After more than a year of life with COVID-19, employees still working from home, millions of people left without a job, financial woes, racial injustice, and anxiety over the uncertainty of what the future holds, it’s no surprise that stress levels are at an all-time high. Symptoms of anxiety and depressive disorders increased three-fold in 2020, and nearly four in five members of the global workforce report that the pandemic has negatively impacted their mental health.
Unfortunately, many employers aren’t doing enough to support the overwhelming stress their workforce is experiencing. Nearly 75% of healthcare workers experience significant pandemic-related fatigue and burnout. And in a time where the lines between work and home life are already blurry, four in ten employees are struggling to find work-life balance while working from home during the pandemic. The pressure to be “always-on” and available is causing undue work-related stress on top of already unprecedented levels of anxiety.
Chronic stress elicits a physical response in the body that keeps us in “fight or flight” mode for extended periods, wreaking havoc on our bodies and minds. This long-term strain can increase one’s risk of developing severe health problems like diabetes, high blood pressure, heart disease, depression and anxiety. The impact of stress on workers in the U.S. is so high that health expenditures increase by 50% for employees who report high levels of stress, contributing to the $300 billion that American organizations lose each year to healthcare, absenteeism, and lost productivity—and that was before the pandemic.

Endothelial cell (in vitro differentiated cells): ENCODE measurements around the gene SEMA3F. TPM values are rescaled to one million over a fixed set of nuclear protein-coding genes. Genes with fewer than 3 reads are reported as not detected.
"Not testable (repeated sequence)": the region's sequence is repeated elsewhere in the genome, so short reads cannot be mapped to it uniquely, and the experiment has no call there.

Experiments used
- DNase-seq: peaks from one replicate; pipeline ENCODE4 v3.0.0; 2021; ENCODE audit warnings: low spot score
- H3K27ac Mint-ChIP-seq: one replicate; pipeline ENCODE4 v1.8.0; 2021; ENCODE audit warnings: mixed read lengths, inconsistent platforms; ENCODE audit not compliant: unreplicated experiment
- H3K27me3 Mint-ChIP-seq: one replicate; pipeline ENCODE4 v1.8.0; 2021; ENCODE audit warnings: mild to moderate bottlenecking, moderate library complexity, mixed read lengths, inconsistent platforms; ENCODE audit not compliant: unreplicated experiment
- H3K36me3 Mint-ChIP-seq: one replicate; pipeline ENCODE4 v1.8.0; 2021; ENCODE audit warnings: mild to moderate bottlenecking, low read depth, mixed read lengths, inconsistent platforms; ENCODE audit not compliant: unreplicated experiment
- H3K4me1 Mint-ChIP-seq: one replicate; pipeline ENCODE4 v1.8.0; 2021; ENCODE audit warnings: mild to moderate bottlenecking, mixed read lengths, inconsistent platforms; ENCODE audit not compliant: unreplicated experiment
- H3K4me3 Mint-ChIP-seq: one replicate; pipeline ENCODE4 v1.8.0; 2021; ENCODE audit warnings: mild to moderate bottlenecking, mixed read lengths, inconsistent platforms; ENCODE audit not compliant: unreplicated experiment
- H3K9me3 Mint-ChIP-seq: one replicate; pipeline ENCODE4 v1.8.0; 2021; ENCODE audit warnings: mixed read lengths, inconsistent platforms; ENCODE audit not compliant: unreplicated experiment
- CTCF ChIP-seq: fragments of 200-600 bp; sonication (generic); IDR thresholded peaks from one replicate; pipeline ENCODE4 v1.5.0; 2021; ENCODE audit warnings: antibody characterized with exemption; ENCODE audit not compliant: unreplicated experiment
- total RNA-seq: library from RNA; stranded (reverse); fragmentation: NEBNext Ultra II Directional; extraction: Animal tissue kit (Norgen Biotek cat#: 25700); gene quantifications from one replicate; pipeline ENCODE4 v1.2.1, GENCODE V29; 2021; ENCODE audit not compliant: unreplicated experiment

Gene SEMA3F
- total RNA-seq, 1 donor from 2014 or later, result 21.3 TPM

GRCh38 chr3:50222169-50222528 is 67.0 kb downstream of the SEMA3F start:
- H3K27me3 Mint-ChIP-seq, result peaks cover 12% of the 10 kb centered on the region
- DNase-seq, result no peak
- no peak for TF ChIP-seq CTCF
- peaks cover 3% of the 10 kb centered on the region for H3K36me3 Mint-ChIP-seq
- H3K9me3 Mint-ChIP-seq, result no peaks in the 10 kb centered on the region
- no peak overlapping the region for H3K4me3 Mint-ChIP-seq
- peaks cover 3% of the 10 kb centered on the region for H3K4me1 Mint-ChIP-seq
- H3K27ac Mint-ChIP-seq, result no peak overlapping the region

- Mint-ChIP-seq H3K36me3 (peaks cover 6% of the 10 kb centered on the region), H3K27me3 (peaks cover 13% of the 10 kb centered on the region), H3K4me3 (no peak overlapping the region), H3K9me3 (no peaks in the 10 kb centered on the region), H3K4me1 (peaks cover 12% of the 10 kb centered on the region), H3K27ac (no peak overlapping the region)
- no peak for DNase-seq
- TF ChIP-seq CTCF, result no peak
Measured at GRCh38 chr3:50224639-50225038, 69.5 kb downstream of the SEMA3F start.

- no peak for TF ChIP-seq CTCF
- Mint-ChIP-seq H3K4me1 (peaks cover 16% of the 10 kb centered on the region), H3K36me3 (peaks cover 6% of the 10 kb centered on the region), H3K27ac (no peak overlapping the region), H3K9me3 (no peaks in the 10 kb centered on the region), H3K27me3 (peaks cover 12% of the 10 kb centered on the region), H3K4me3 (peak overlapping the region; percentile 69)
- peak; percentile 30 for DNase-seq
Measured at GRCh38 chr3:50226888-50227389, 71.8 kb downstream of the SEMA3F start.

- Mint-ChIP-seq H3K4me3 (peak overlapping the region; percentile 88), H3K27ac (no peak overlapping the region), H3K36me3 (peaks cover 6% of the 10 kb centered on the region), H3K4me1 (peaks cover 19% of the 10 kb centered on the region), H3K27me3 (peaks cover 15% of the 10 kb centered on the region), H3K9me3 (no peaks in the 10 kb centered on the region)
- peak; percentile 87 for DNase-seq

As businesses struggle with keeping employees engaged and productive to meet their revenue goals during this global health and economic crisis, it’s easy to lose sight of what truly matters: the health and wellbeing of your workforce.
Even a year later, employees are still adjusting to their work-from-home routines. Many of your employees are parents (or pet parents!), facing unavoidable interruptions throughout the workday. Not only are these disruptions stressful on their own, but the implicit expectation of being fully available layers additional anxiety on your employees.
Pre-pandemic, 67% of successful employees reported that their employer-provided the flexibility necessary to balance work and home life. Your employees could benefit from some reassurance that they can take a break to stretch, fit in some physical activity, or handle a personal emergency, no matter how big or small. Take it one step further by offering mental health days or increasing PTO for your workforce. With the amount of stress we’ve all experienced over the last year, everyone could use a little extra time to unwind.
The corporate landscape has changed, and keeping your employees’ needs top of mind is critical to continued organizational success. After this year of remote work, another rapid shift to on-site work may put further strain on your workforce. It’s imperative that employers extend this same flexibility to their people beyond the pandemic.